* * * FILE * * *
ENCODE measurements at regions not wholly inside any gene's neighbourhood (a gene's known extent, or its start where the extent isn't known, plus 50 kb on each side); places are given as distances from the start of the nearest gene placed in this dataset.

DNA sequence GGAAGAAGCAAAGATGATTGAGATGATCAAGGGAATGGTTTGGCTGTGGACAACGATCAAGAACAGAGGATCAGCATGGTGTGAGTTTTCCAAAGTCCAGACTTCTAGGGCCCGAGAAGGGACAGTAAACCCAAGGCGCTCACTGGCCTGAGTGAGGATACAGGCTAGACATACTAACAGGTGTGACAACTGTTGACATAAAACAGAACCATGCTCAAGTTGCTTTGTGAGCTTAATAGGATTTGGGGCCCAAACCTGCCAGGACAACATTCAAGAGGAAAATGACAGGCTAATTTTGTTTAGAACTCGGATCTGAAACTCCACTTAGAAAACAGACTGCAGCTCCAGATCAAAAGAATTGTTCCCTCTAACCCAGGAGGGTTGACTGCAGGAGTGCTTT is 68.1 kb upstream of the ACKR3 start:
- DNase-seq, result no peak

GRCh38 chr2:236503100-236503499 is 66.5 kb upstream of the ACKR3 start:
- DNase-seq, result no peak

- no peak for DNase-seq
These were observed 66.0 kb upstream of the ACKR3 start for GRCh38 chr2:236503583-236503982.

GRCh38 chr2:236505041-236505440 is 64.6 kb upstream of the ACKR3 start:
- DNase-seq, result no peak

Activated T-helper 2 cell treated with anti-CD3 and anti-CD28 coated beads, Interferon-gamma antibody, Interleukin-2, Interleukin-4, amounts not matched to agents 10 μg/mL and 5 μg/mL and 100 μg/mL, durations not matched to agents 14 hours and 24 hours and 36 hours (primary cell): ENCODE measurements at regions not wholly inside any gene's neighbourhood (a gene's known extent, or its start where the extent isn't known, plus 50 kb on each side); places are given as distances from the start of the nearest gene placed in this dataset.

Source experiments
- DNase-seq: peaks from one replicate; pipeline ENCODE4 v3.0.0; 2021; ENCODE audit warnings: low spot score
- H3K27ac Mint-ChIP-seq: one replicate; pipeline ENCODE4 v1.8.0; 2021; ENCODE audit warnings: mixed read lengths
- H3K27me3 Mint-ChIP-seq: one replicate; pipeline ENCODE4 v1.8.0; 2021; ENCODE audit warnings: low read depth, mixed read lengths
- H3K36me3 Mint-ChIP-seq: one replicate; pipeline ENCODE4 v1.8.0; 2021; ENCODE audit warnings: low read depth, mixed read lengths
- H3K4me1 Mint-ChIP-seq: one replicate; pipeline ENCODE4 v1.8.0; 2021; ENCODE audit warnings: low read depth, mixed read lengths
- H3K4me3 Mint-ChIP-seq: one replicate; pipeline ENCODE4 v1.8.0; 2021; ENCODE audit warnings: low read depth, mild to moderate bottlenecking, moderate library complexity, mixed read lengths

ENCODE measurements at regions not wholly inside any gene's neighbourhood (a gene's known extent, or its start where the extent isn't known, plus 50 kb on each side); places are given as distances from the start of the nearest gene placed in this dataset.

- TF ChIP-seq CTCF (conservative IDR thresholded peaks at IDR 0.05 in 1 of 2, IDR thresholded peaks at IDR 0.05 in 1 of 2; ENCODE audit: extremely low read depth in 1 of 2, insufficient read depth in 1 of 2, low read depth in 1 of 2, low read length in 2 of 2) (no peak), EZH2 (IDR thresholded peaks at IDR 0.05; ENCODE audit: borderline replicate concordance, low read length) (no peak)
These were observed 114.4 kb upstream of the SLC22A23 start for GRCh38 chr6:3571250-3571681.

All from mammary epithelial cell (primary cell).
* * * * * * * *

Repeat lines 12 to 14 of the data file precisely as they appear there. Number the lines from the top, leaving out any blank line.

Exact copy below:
- DNase-seq: peaks from one replicate; pipeline ENCODE4 v3.0.0; 2021; ENCODE audit warnings: low spot score
- H3K27ac Mint-ChIP-seq: one replicate; pipeline ENCODE4 v1.8.0; 2021; ENCODE audit warnings: mixed read lengths
- H3K27me3 Mint-ChIP-seq: one replicate; pipeline ENCODE4 v1.8.0; 2021; ENCODE audit warnings: low read depth, mixed read lengths